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What Has Government Done to Our Money?
Murray N. Rothbard

III.
Government Meddling With Money

13. Government and Money

Many people believe that the free market, despite some admitted advantages, is a picture of disorder and chaos. Nothing is "planned," everything is haphazard. Government dictation, on the other hand, seems simple and orderly; decrees are handed down and they are obeyed. In no area of the economy is this myth more prevalent than in the field of money. Seemingly, money, at least, must come under stringent government control. But money is the lifeblood of the economy; it is the medium for all transactions. If government dictates over money, it has already captured a vital command post for control over the economy, and has secured a stepping-stone for full socialism. We have seen that a free market in money, contrary to common assumption, would not be chaotic; that, in fact, it would be a model of order and efficiency.

What, then, have we learned about government and money? We have seen that, over the centuries, government has, step by step, invaded the free market and seized complete control over the monetary system. We have seen that each new control, sometimes seemingly innocuous, has begotten new and further controls. We have seen that for governments are inherently inflationary, since inflation is a tempting means of acquiring revenue for the State and its favored groups. The slow but certain seizure of the monetary reins has thus been used to (a) inflate the economy at a pace decided by government; and (b) bring about socialistic direction of the entire economy.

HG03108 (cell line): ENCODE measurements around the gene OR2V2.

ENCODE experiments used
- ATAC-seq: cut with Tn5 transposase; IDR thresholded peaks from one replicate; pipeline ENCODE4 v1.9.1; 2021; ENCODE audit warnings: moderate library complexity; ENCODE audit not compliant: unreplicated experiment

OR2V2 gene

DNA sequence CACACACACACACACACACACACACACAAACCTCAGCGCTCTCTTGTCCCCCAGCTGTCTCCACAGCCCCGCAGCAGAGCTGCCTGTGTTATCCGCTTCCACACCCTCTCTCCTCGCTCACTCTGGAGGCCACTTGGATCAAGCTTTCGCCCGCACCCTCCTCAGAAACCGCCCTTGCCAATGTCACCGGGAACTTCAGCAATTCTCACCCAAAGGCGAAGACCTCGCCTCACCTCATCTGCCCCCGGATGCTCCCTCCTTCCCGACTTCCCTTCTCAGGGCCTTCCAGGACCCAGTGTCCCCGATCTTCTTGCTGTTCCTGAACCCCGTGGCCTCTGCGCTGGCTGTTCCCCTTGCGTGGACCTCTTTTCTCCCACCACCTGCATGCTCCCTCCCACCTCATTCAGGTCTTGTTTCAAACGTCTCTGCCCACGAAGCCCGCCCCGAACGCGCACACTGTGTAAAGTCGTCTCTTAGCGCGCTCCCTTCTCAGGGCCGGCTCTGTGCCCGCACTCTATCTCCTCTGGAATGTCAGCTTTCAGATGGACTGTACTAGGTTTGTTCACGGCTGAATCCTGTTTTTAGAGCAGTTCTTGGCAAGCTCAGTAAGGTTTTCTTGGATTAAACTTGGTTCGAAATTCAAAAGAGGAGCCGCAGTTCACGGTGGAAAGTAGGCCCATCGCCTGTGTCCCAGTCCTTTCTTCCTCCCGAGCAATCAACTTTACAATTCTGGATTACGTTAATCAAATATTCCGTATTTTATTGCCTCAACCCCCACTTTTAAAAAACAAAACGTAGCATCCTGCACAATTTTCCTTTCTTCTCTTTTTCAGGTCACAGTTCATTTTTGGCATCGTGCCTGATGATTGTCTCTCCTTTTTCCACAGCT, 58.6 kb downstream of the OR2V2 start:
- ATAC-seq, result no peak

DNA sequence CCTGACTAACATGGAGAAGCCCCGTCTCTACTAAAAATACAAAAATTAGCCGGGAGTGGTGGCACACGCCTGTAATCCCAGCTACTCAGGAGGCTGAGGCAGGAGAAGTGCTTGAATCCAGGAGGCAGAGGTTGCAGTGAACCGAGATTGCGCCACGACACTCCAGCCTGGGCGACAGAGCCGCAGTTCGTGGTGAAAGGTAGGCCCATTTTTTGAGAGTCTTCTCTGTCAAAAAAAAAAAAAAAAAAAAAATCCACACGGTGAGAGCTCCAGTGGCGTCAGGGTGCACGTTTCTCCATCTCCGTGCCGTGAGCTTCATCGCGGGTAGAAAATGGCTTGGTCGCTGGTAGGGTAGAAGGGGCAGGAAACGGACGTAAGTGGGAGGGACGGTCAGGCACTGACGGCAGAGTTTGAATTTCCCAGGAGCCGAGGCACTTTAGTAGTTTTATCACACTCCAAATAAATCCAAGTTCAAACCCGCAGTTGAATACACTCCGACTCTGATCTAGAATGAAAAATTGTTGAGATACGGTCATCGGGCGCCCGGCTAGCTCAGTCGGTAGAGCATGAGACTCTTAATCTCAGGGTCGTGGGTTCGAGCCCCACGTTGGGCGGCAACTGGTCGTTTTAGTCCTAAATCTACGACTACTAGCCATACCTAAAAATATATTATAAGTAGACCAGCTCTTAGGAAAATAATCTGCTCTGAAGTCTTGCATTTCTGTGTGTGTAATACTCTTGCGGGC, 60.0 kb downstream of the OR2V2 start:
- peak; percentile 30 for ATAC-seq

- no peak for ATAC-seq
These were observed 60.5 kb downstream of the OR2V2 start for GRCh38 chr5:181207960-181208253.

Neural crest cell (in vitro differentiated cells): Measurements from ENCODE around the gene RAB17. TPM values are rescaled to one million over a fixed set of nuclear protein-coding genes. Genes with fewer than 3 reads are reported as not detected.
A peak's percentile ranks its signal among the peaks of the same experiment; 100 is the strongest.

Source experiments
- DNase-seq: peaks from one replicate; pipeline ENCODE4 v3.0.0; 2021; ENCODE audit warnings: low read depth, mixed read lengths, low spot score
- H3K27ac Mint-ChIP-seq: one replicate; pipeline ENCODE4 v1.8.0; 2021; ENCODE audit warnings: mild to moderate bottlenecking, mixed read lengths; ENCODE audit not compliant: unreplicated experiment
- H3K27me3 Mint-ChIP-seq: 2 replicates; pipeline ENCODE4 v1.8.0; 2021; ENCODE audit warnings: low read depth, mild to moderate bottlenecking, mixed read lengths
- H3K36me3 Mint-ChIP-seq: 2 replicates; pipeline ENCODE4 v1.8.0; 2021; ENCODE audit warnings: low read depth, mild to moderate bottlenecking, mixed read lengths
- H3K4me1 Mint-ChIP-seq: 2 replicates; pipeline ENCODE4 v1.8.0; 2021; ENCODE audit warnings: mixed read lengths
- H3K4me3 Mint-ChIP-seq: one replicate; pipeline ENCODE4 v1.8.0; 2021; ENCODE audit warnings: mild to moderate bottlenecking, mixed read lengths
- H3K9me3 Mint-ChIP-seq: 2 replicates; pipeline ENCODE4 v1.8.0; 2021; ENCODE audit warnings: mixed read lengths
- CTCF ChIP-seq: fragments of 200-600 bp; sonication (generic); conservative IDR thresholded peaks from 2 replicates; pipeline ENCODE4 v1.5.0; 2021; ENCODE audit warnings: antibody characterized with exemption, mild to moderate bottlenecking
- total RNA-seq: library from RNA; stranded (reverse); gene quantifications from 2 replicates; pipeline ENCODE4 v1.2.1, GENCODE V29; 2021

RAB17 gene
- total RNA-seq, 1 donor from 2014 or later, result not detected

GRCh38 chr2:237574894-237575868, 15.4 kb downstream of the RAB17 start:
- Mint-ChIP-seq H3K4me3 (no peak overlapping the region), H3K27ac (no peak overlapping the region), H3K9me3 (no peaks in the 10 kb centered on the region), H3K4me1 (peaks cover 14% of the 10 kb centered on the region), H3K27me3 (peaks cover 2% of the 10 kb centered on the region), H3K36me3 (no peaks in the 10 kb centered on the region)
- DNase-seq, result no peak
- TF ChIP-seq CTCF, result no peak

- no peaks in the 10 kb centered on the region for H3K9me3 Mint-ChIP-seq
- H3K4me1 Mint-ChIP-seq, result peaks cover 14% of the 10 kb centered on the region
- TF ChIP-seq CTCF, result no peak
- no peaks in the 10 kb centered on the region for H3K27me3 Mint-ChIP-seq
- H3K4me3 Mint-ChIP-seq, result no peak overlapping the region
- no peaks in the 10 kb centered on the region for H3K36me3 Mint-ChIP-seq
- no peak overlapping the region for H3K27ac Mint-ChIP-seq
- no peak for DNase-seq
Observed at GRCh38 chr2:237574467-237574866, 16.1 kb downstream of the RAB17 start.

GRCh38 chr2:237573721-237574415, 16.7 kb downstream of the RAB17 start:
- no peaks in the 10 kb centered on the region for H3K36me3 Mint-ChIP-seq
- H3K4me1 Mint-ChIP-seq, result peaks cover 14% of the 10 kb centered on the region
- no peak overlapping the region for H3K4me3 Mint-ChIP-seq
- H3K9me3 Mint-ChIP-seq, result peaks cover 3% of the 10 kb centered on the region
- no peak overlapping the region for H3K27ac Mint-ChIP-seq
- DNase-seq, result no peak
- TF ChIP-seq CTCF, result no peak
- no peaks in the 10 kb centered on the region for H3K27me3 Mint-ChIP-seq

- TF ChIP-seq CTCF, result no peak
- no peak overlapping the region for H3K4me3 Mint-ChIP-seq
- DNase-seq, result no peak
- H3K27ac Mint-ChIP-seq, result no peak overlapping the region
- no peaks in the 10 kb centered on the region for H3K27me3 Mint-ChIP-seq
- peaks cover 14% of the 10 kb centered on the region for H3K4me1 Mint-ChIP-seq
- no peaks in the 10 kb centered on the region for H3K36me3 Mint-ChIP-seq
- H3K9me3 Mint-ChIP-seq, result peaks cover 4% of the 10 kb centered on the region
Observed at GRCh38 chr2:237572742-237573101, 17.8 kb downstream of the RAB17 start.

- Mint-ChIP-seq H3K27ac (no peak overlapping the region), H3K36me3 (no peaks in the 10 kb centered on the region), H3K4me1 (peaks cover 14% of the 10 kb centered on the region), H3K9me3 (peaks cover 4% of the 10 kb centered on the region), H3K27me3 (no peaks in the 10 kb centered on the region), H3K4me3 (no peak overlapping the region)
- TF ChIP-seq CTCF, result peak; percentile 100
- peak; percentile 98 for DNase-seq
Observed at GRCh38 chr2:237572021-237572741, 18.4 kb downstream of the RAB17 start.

Furthermore, government meddling with money has not only brought untold tyranny into the world; it has also brought chaos and not order. It has fragmented the peaceful, productive world market and shattered it into a thousand pieces, with trade and investment hobbled and hampered by myriad restrictions, controls, artificial rates, currency breakdowns, etc. It has helped bring about wars by transforming a world of peaceful intercourse into a jungle of warring currency blocs. In short, we find that coercion, in money as in other matters, brings, not order, but conflict and chaos.

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